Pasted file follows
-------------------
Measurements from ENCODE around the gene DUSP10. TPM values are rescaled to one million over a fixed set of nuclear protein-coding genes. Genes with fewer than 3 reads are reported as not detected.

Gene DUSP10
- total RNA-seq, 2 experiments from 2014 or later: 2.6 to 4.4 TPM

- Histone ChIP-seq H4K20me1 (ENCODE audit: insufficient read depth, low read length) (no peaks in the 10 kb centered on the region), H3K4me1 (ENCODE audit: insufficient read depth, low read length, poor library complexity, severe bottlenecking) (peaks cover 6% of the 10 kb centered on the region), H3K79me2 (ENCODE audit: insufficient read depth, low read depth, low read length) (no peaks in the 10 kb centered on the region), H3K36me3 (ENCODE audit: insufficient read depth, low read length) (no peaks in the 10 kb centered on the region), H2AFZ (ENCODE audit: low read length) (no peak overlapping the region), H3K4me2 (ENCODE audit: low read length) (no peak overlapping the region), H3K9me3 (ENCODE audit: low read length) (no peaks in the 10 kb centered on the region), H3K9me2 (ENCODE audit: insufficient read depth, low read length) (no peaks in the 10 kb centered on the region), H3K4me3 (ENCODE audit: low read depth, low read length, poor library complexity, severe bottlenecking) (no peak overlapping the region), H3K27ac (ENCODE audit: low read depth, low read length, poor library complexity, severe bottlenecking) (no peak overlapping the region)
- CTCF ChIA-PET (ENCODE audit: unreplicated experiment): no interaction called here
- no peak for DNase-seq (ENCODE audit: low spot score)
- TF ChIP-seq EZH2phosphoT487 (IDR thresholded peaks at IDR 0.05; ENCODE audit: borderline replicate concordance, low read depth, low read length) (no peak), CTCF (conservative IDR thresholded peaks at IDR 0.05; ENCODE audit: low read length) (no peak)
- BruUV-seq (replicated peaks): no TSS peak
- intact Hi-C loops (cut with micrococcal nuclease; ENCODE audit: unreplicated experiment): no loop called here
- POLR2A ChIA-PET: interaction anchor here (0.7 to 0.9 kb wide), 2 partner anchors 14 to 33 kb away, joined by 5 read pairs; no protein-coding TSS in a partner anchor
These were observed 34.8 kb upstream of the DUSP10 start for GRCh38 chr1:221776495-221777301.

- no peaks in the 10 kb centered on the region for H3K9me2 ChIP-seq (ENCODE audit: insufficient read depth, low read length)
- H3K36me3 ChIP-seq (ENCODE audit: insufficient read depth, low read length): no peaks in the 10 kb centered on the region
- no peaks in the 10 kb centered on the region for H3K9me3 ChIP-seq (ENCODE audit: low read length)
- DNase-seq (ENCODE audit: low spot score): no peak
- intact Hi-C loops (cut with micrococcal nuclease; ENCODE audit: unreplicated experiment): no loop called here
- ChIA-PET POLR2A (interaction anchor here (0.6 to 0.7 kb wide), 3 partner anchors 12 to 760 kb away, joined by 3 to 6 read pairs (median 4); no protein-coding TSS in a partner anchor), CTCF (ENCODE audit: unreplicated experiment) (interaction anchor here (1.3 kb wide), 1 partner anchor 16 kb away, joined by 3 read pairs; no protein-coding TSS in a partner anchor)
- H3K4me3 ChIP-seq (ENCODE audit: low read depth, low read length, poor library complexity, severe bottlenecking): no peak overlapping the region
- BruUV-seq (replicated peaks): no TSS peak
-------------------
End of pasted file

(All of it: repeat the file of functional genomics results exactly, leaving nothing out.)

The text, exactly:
Measurements from ENCODE around the gene DUSP10. TPM values are rescaled to one million over a fixed set of nuclear protein-coding genes. Genes with fewer than 3 reads are reported as not detected.

Gene DUSP10
- total RNA-seq, 2 experiments from 2014 or later: 2.6 to 4.4 TPM

- Histone ChIP-seq H4K20me1 (ENCODE audit: insufficient read depth, low read length) (no peaks in the 10 kb centered on the region), H3K4me1 (ENCODE audit: insufficient read depth, low read length, poor library complexity, severe bottlenecking) (peaks cover 6% of the 10 kb centered on the region), H3K79me2 (ENCODE audit: insufficient read depth, low read depth, low read length) (no peaks in the 10 kb centered on the region), H3K36me3 (ENCODE audit: insufficient read depth, low read length) (no peaks in the 10 kb centered on the region), H2AFZ (ENCODE audit: low read length) (no peak overlapping the region), H3K4me2 (ENCODE audit: low read length) (no peak overlapping the region), H3K9me3 (ENCODE audit: low read length) (no peaks in the 10 kb centered on the region), H3K9me2 (ENCODE audit: insufficient read depth, low read length) (no peaks in the 10 kb centered on the region), H3K4me3 (ENCODE audit: low read depth, low read length, poor library complexity, severe bottlenecking) (no peak overlapping the region), H3K27ac (ENCODE audit: low read depth, low read length, poor library complexity, severe bottlenecking) (no peak overlapping the region)
- CTCF ChIA-PET (ENCODE audit: unreplicated experiment): no interaction called here
- no peak for DNase-seq (ENCODE audit: low spot score)
- TF ChIP-seq EZH2phosphoT487 (IDR thresholded peaks at IDR 0.05; ENCODE audit: borderline replicate concordance, low read depth, low read length) (no peak), CTCF (conservative IDR thresholded peaks at IDR 0.05; ENCODE audit: low read length) (no peak)
- BruUV-seq (replicated peaks): no TSS peak
- intact Hi-C loops (cut with micrococcal nuclease; ENCODE audit: unreplicated experiment): no loop called here
- POLR2A ChIA-PET: interaction anchor here (0.7 to 0.9 kb wide), 2 partner anchors 14 to 33 kb away, joined by 5 read pairs; no protein-coding TSS in a partner anchor
These were observed 34.8 kb upstream of the DUSP10 start for GRCh38 chr1:221776495-221777301.

- no peaks in the 10 kb centered on the region for H3K9me2 ChIP-seq (ENCODE audit: insufficient read depth, low read length)
- H3K36me3 ChIP-seq (ENCODE audit: insufficient read depth, low read length): no peaks in the 10 kb centered on the region
- no peaks in the 10 kb centered on the region for H3K9me3 ChIP-seq (ENCODE audit: low read length)
- DNase-seq (ENCODE audit: low spot score): no peak
- intact Hi-C loops (cut with micrococcal nuclease; ENCODE audit: unreplicated experiment): no loop called here
- ChIA-PET POLR2A (interaction anchor here (0.6 to 0.7 kb wide), 3 partner anchors 12 to 760 kb away, joined by 3 to 6 read pairs (median 4); no protein-coding TSS in a partner anchor), CTCF (ENCODE audit: unreplicated experiment) (interaction anchor here (1.3 kb wide), 1 partner anchor 16 kb away, joined by 3 read pairs; no protein-coding TSS in a partner anchor)
- H3K4me3 ChIP-seq (ENCODE audit: low read depth, low read length, poor library complexity, severe bottlenecking): no peak overlapping the region
- BruUV-seq (replicated peaks): no TSS peak